Ev­i­dence about Koh Tao al­leged rape doesn’t add up, says chief in­ves­ti­ga­tor

The Nation - - AROUND THAILAND -

The chief in­ves­ti­ga­tor in a rape claim made by a Bri­tish woman who vis­ited Koh Tao is­land in­sisted yes­ter­day that her al­le­ga­tion seemed im­plau­si­ble.

The 19-year-old Lon­doner had claimed that the at­tack on June 25 took place near a rock on a beach where she was drink­ing with friends.

She also claimed that she had slipped into un­con­scious­ness af­ter her drinks were drugged. The rock was said to be about 300 me­tres from a bar.

How­ever, the deputy chief of the tourist po­lice, Pol Maj-Gen­eral Su­ra­chet Hak­parn, said her ac­count seemed un­likely, based on foren­sic ev­i­dence and wit­ness state­ments.

Su­ra­chet said the tide that day was high due to a full moon.

The site where the woman claimed to have been at­tacked was there­fore cov­ered by water, in con­tra­dic­tion to her claim of hav­ing been drink­ing with friends there, he said.

More­over the beach where the at­tack was al­leged to have hap­pened was crowded with tourists and peo­ple who had gone to watch a live broad­cast of a World Cup foot­ball match.

“There­fore, it seems that the al­leged rape could not have taken place as claimed,” Su­ra­chet said.

“If she ac­tu­ally been drink­ing there, she and her friends would have had to walk through the water to that rock and would cer­tainly have been spot­ted by those who were there to watch a foot­ball match of the World Cup.”

Be­cause of the large crowd gath­ered to watch the match, a large num­ber of po­lice and sol­diers had been de­ployed to pro­vide se­cu­rity there, he said. “This made the rape highly un­likely to have hap­pened.”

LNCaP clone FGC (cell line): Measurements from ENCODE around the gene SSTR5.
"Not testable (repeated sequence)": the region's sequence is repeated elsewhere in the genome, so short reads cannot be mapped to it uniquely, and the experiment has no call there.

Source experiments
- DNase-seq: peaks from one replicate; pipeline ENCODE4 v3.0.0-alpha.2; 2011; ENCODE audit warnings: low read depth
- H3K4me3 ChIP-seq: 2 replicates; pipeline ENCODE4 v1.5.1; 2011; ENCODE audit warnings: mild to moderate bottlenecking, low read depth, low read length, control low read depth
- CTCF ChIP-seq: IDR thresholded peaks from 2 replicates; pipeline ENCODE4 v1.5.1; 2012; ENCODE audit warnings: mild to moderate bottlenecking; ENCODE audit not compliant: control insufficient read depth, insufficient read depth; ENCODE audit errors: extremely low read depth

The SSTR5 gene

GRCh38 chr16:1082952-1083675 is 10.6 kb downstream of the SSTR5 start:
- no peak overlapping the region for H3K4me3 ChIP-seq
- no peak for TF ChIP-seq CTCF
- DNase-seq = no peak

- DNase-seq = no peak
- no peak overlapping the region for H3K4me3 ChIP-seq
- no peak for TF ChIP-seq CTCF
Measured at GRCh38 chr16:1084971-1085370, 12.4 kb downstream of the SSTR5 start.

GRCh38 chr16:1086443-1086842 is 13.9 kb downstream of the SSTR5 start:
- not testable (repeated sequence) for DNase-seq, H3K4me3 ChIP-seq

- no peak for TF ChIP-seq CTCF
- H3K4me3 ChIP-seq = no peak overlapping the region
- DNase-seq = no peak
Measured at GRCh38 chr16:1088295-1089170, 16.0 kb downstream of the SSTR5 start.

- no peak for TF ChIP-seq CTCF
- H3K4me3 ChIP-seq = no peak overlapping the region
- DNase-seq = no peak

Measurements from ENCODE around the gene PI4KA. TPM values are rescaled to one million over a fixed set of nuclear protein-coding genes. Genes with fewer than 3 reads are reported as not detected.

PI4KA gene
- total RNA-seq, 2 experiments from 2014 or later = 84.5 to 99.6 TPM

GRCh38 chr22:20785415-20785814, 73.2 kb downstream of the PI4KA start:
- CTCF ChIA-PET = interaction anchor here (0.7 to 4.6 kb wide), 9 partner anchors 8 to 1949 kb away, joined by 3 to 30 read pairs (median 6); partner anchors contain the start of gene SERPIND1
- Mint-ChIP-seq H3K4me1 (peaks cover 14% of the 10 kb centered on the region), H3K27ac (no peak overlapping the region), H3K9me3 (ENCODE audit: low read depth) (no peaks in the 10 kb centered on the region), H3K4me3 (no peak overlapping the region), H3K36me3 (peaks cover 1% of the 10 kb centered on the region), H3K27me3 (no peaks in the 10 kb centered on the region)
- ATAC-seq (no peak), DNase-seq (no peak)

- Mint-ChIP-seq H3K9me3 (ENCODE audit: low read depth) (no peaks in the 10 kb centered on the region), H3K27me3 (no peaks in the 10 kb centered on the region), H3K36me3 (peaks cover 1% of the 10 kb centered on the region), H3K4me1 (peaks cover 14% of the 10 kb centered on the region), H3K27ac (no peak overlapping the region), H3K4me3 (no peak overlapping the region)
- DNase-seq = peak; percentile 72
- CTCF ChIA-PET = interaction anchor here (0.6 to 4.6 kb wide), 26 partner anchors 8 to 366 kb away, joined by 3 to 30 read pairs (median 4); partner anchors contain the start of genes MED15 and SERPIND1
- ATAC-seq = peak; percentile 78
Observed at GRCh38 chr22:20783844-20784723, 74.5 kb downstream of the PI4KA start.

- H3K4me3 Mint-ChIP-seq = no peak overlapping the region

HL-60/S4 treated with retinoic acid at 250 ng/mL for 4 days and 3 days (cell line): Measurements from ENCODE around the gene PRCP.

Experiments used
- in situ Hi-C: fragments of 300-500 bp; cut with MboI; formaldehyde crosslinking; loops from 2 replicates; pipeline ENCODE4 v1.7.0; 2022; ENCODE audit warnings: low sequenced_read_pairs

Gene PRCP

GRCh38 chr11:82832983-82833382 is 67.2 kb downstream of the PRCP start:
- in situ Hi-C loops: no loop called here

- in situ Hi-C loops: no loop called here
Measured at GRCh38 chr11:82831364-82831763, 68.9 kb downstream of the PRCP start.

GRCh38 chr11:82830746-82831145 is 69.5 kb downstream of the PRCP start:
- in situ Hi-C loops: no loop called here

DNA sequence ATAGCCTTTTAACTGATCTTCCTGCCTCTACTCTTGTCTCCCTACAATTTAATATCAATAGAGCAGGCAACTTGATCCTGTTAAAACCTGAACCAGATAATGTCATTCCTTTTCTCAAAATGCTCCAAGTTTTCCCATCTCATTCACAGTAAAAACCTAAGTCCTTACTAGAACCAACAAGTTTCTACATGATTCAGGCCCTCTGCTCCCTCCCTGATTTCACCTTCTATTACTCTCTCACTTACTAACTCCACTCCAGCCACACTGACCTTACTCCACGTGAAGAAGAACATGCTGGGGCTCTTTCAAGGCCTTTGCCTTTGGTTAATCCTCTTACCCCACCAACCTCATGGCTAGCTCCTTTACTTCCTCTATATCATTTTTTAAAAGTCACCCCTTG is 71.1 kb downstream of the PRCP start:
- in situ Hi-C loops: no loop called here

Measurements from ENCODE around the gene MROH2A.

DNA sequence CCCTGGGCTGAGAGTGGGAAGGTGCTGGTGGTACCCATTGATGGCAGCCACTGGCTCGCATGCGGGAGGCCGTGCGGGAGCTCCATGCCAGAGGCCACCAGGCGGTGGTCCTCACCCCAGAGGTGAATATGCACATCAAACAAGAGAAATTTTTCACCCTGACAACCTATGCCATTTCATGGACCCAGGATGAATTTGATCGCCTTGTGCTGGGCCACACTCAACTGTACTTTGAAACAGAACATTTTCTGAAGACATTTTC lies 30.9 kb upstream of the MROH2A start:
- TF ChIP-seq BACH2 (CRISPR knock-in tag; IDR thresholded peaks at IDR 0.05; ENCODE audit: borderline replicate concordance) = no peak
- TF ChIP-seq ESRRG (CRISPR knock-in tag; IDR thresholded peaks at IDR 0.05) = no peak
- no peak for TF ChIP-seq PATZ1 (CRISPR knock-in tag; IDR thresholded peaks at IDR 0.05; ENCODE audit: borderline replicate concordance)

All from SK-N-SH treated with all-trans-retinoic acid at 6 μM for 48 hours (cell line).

Su­ra­chet was speak­ing to re­porters af­ter meet­ing with a diplo­mat from the UK em­bassy in Bangkok, dur­ing which he handed over a re­port of the in­ves­ti­ga­tion.

He was the chief in­ves­ti­ga­tor of a panel set up to look into the claim and had vis­ited Koh Tao to col­lect ev­i­dence and in­ter­view wit­nesses about the al­le­ga­tion.

The em­bassy, he said, had told him that it would co­or­di­nate with the woman to try to find the clothes she had worn that day, and would seek per­mis­sion from the UK po­lice to pass on the in­for­ma­tion to their Thai coun­ter­parts.

The al­leged rape came to light af­ter the woman’s mother told UK me­dia that her daugh­ter had been drugged, robbed and raped dur­ing her va­ca­tion on Koh Tao.

She said her daugh­ter had filed a com­plaint with UK po­lice and given them clothes con­tain­ing the DNA of her at­tack­ers, be­cause Thai po­lice re­fused to doc­u­ment her rape claim.

It is still un­clear why the woman said she went to Koh Pha-ngan to file the com­plaints, when the at­tack was al­leged to have oc­curred on nearby Koh Tao. Koh Pha-ngan po­lice in­sist that she re­ported a rob­bery and the loss of her be­long­ings, not a rape.

Thai po­lice have said they will is­sue a sum­mons for the woman to re­turn to Thai­land to file an of­fi­cial com­plaint and ex­plain the events of June 25. The statute of lim­i­ta­tions ex­pires on Septem­ber 25 un­der Thai law.

Su­ra­chet added that po­lice would is­sue an ar­rest war­rant for the ad­min­is­tra­tor of a Face­book page that posted false in­for­ma­tion about the al­leged at­tack and thus tar­nished Thai­land’s rep­u­ta­tion. Those who shared the false in­for­ma­tion would also face le­gal ac­tion.

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